Following an extended period of low volatility in global currency markets, the dollar has fallen sharply against sterling since mid-November. With the pound rising to above $1.96 against the dollar on November 30 – an increase of 4% since November 18 and 14% since the beginning of the year – sterling is at its strongest level since September 1992, when Britain left the Exchange Rate Mechanism. The dollar has also lost ground against the euro, having fallen by 12% so far this year.
While the dollar’s devaluation has been fairly steady against both sterling and the euro in recent years, the most recent adjustment has led to concerns that export-reliant British and European companies will suffer significantly if the dollar continues to tumble.
Several factors point to the recent acceleration in the dollar’s decline. It is accepted that the American economy is slowing, but uncertainty surrounds the rate at which this will happen. Markets may have become more concerned about the prospects of a hard landing in America, and hence the need for intervention from the Federal Reserve in the form of earlier-than-anticipated rate cuts.
In contrast, the European Central Bank continues its tightening monetary policy, with most major European economies appearing healthier than America’s. There is also the possibility of further interest rate rises from the Bank of England. With tightening interest rate differentials between America (currently 5.25%) and Britain (5%) and the eurozone (3.25%), investors may look to non-dollar currencies for the potential of higher yields, thus reducing dollar demand.
Keith Wade, chief economist at Schroders, says: “Based on forward interest rates, the market expects US rates to be about 4.5% by the end of 2007, with a rate cut by the middle of next year. This is maybe quicker than had previously been expected.”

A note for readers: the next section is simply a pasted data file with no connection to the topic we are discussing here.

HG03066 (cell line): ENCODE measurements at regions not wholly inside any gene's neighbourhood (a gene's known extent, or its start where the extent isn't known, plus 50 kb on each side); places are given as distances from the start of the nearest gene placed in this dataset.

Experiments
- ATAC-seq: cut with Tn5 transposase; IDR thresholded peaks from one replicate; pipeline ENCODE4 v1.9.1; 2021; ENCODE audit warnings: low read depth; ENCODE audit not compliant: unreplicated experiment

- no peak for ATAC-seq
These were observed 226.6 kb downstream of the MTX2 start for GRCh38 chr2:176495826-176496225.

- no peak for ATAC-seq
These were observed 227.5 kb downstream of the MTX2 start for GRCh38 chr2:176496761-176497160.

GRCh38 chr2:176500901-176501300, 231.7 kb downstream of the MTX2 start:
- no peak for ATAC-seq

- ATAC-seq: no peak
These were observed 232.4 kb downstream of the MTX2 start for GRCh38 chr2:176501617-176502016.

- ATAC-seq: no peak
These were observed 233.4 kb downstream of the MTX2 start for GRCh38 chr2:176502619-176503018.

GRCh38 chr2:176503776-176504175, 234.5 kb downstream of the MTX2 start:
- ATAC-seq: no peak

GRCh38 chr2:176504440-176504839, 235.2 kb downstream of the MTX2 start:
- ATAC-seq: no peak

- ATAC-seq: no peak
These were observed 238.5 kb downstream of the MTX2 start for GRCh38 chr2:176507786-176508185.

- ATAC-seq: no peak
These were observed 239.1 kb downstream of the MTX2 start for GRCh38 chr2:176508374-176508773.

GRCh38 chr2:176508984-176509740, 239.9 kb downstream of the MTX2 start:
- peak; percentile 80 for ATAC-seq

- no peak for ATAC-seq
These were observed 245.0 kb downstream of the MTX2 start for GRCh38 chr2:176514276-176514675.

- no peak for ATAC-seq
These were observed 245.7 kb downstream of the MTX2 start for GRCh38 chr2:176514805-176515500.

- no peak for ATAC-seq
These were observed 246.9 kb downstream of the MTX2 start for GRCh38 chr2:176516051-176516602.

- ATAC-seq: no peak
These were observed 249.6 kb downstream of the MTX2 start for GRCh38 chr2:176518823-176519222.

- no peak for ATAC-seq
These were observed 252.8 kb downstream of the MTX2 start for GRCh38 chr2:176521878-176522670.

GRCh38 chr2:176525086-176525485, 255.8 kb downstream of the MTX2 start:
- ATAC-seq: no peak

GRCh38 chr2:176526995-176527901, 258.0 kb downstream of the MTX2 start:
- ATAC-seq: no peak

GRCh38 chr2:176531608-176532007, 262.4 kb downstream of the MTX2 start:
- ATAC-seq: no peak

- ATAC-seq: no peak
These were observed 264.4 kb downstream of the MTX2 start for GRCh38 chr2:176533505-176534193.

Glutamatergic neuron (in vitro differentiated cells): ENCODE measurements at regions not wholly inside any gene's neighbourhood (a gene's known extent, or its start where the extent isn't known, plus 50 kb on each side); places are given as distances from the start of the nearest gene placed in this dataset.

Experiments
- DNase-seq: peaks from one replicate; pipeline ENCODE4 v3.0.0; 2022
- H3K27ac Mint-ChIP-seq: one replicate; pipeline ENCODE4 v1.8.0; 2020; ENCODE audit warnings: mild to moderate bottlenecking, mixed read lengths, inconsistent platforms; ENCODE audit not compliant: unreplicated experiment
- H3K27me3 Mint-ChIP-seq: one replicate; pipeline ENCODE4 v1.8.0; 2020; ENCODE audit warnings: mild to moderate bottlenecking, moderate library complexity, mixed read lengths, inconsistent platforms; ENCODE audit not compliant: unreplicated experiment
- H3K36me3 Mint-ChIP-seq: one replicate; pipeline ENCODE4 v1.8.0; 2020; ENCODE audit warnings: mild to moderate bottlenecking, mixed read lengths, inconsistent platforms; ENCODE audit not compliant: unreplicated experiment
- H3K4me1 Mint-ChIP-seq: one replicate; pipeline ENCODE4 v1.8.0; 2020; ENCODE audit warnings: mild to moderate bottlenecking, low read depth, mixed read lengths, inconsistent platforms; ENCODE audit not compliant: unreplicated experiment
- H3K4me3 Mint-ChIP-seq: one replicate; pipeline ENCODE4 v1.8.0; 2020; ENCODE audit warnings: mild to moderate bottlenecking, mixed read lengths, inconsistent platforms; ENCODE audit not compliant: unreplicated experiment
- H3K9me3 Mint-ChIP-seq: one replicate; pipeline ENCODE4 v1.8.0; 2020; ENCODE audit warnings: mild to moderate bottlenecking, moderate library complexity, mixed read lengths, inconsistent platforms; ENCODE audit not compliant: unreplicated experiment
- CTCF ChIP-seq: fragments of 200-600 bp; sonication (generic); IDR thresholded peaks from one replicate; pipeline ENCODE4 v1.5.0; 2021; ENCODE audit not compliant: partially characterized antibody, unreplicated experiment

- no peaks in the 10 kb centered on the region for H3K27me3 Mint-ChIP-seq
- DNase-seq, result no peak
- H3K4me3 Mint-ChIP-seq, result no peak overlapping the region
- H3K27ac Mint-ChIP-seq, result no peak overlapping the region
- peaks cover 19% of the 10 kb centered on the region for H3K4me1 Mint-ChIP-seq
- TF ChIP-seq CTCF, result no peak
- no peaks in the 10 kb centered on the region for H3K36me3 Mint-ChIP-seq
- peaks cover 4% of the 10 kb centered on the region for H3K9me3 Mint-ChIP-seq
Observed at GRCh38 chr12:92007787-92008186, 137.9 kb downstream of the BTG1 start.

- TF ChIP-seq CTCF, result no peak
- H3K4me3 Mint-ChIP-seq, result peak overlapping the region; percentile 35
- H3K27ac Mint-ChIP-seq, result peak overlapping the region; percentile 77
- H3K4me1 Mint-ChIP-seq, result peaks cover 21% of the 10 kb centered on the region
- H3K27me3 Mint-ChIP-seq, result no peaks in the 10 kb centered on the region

Interest rate expectations in Britain are relatively flat, with a possible increase in the short term, while recent comments from the European Central Bank hint to further rate hikes next year, he says. “With a slowdown in the US and the eurozone looking strong there is the potential for a decoupling in the economic cycle,” Wade adds.
America’s current account deficit, which stands at about 7% of its GDP, is also putting downward pressure on the dollar. To fund domestic consumption, America has relied on Asian central banks accumulating dollar reserves, but whether this is sustainable in the long term is the subject of much debate.
Wade says: “Questions are being asked about the sustainability of China buying US dollars, and whether it is the best use of their resources to accumulate such high levels of reserves. The People’s Bank of China has indicated it is looking to diversify reserves, which does not help sentiment for the dollar.”
While the Japanese yen has appreciated against the dollar in recent weeks, it has not gained as much as sterling and the euro. Indeed, the dollar-yen exchange rate is largely unchanged from the beginning of the year, with the yen depreciating strongly against European currencies.